We want to congratulate Attorney Jason Burnett of Reed Longyear, who recently had success representing his client in a case that went to the Washington Supreme Court and resolved an unsettled area of law in Washington relating to death and inheritance during a divorce. The case was Petelle v. Ersfeld-Petelle and determined that some separation agreements can terminate the inheritance rights of a surviving spouse even though a divorce has not been finalized.
The case involved a married couple, the Petelles, who were in the process of divorcing. As part of their divorce, the Petelles signed a separation agreement that divided all of their property between them. In addition, the separation agreement stated that it made a complete and final settlement of all their marital rights. However, the Petelles did not finish their divorce as Mr. Petelle died prior to finishing their divorce.
At the time of his death, Mr. Petelle did not have a will. Under Washington law, a person who dies without a will is said to be “intestate” and any separate property in an intestate is estate is divided 75% to the surviving spouse and 25% to the deceased’s closest family members. However, if the deceased does not have a surviving spouse, the entire estate goes to the deceased’s closest family members.
The separation agreement had made all of the Petelle’s estate separate property. This means Mr. Petelle’s wife, Ms. Ersfeld-Petelle would appear to inherit 75% of her husband’s estate due to being Mr. Petelle’s surviving spouse. Thus, Ms. Ersfeld-Petelle initiated a probate arguing that she was entitled to 75% of her husband’s estate.
However, Attorney Jason Burnett, represented Mr. Petelle’s mother–who was Mr. Petelle’s next of kin–and argued that she was entitled to 100% of Mr. Petelle’s estate. Jason Burnett argued that because the separation agreement waived “all marital rights,” Ms. Ersfeld-Petelle had waived her intestate inheritance rights, which were marital rights. A decision in favor of Mr. Petelle’s mother would thus mean Ms. Ersfeld-Petelle would inherit nothing and Mr. Petelle’s mother would inherit everything.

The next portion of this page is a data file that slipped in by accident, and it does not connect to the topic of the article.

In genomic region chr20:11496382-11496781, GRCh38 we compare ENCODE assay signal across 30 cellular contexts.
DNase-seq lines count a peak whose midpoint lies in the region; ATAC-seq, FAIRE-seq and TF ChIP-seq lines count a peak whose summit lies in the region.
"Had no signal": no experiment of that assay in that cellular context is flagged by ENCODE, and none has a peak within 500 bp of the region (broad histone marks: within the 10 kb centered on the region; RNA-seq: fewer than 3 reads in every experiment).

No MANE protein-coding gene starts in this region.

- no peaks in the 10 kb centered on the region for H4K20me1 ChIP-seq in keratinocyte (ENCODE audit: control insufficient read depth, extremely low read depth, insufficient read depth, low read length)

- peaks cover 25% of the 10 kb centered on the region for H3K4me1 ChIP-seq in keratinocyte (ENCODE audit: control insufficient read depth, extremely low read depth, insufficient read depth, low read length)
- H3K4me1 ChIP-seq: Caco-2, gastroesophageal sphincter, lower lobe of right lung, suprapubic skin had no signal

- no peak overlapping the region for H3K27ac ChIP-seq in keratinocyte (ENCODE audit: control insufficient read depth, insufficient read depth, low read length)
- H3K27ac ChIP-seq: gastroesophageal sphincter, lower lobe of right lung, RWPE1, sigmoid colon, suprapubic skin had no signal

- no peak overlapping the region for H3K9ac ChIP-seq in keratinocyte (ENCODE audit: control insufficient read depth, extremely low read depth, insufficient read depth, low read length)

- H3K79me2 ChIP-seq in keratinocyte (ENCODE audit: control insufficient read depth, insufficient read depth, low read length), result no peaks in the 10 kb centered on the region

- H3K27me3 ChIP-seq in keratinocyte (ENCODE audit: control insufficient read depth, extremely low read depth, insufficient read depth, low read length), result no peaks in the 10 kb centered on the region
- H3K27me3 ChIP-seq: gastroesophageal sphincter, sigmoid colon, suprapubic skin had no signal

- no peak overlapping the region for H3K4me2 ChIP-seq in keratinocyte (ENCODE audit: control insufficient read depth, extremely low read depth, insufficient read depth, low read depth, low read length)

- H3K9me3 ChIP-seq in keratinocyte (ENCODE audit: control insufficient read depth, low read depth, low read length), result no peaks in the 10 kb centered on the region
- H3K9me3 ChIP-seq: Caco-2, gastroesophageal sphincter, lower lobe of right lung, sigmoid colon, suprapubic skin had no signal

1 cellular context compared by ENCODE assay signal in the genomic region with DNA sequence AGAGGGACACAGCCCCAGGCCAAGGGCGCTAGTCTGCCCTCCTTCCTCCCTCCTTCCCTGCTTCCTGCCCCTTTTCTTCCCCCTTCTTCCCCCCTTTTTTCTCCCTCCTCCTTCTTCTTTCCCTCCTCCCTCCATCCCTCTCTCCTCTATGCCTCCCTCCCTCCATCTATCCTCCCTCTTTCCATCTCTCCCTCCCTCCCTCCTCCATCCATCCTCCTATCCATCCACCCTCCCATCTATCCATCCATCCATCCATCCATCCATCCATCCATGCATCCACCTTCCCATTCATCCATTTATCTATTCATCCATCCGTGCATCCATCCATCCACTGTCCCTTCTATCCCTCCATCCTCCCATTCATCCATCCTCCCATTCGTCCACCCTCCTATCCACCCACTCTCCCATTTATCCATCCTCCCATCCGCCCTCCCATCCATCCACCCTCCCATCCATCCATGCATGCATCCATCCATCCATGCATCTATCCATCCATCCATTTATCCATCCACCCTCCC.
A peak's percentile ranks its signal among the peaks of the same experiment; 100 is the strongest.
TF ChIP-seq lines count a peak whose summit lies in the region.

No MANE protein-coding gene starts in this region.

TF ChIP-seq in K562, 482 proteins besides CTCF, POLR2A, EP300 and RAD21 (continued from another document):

The trial court found in favor of Ms. Ersfeld-Petelle and decided that Ms. Ersfeld-Petelle had not waived her right to inherit by signing the separation agreement. However, the decision was appealed and both the Appellate Court and Washington Supreme Court decided in favor of Mr. Petelle’s Mother, finding that the separation agreement waived Ms. Ersfeld-Petelle’s inheritance rights.
The Court held that any marital agreement that waives “all” marital rights by definition waives the right to inherit from a deceased spouse’s estate. This ruling will have an impact on all future divorce cases and separation agreements. Under the Washington Supreme Court’s Ruling, a separation agreement that says it waives all marital rights will by definition waive the right to inherit from the spouse’s estate. Thus, it is important that when drafting separation agreements, the agreement specifies whether the divorcing parties intend to waive their inheritance rights or maintain those until the divorce.
Again, we wish to congratulate attorney Jason Burnett in his victory representing Mr. Petelle’s mother and in making an important clarification of the inheritance rights of a surviving spouse following the signing of a separation agreement.